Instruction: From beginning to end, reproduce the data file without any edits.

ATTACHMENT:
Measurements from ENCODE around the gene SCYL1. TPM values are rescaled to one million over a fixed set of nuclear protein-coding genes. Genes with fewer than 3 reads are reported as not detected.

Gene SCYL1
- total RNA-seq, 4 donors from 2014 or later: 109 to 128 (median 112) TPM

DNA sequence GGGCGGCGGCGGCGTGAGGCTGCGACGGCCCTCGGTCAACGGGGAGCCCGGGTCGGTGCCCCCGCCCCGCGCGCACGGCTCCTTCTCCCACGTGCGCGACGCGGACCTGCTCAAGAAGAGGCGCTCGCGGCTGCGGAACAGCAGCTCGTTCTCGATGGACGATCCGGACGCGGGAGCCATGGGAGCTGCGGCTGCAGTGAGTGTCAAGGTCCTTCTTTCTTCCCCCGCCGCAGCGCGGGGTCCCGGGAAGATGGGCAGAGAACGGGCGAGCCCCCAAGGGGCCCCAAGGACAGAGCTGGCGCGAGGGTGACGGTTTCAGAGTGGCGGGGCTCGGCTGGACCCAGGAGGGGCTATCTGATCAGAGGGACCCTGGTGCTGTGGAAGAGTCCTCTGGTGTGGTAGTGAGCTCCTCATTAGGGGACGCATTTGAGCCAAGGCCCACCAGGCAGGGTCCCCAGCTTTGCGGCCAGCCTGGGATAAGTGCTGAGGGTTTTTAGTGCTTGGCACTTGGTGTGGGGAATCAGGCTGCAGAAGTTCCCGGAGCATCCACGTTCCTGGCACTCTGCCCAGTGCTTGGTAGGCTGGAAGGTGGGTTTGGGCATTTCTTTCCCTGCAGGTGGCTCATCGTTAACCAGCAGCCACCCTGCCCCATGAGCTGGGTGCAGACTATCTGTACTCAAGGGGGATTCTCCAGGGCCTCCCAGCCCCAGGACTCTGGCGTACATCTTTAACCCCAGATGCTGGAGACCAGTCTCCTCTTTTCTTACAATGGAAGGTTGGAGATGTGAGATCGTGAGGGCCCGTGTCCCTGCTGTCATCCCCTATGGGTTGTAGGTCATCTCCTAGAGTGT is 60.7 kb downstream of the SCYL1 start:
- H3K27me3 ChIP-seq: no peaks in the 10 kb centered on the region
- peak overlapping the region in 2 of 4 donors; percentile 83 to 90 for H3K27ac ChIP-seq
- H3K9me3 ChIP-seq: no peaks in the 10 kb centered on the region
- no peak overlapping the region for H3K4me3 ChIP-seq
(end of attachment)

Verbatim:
Measurements from ENCODE around the gene SCYL1. TPM values are rescaled to one million over a fixed set of nuclear protein-coding genes. Genes with fewer than 3 reads are reported as not detected.

Gene SCYL1
- total RNA-seq, 4 donors from 2014 or later: 109 to 128 (median 112) TPM

DNA sequence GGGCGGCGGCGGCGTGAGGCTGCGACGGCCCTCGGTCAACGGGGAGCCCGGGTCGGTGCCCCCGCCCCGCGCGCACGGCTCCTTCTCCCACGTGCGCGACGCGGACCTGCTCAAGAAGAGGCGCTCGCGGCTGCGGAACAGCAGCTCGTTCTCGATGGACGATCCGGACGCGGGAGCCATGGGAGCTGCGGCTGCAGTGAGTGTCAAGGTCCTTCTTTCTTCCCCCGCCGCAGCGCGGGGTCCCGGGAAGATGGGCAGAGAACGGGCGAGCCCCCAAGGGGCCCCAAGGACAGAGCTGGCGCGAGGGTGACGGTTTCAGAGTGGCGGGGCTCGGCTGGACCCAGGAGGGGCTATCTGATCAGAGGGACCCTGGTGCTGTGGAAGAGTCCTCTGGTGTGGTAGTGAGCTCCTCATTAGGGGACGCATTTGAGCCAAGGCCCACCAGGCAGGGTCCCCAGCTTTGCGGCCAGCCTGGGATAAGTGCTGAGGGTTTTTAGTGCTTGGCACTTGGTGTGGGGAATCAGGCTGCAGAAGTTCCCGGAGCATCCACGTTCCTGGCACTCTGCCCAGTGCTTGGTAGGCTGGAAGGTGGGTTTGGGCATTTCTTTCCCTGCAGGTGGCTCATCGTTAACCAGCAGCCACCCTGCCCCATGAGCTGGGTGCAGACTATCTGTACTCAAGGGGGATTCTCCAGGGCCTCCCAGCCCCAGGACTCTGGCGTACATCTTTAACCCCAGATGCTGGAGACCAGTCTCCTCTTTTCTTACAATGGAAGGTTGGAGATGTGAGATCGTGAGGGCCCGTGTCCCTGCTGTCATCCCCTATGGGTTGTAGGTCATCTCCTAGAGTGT is 60.7 kb downstream of the SCYL1 start:
- H3K27me3 ChIP-seq: no peaks in the 10 kb centered on the region
- peak overlapping the region in 2 of 4 donors; percentile 83 to 90 for H3K27ac ChIP-seq
- H3K9me3 ChIP-seq: no peaks in the 10 kb centered on the region
- no peak overlapping the region for H3K4me3 ChIP-seq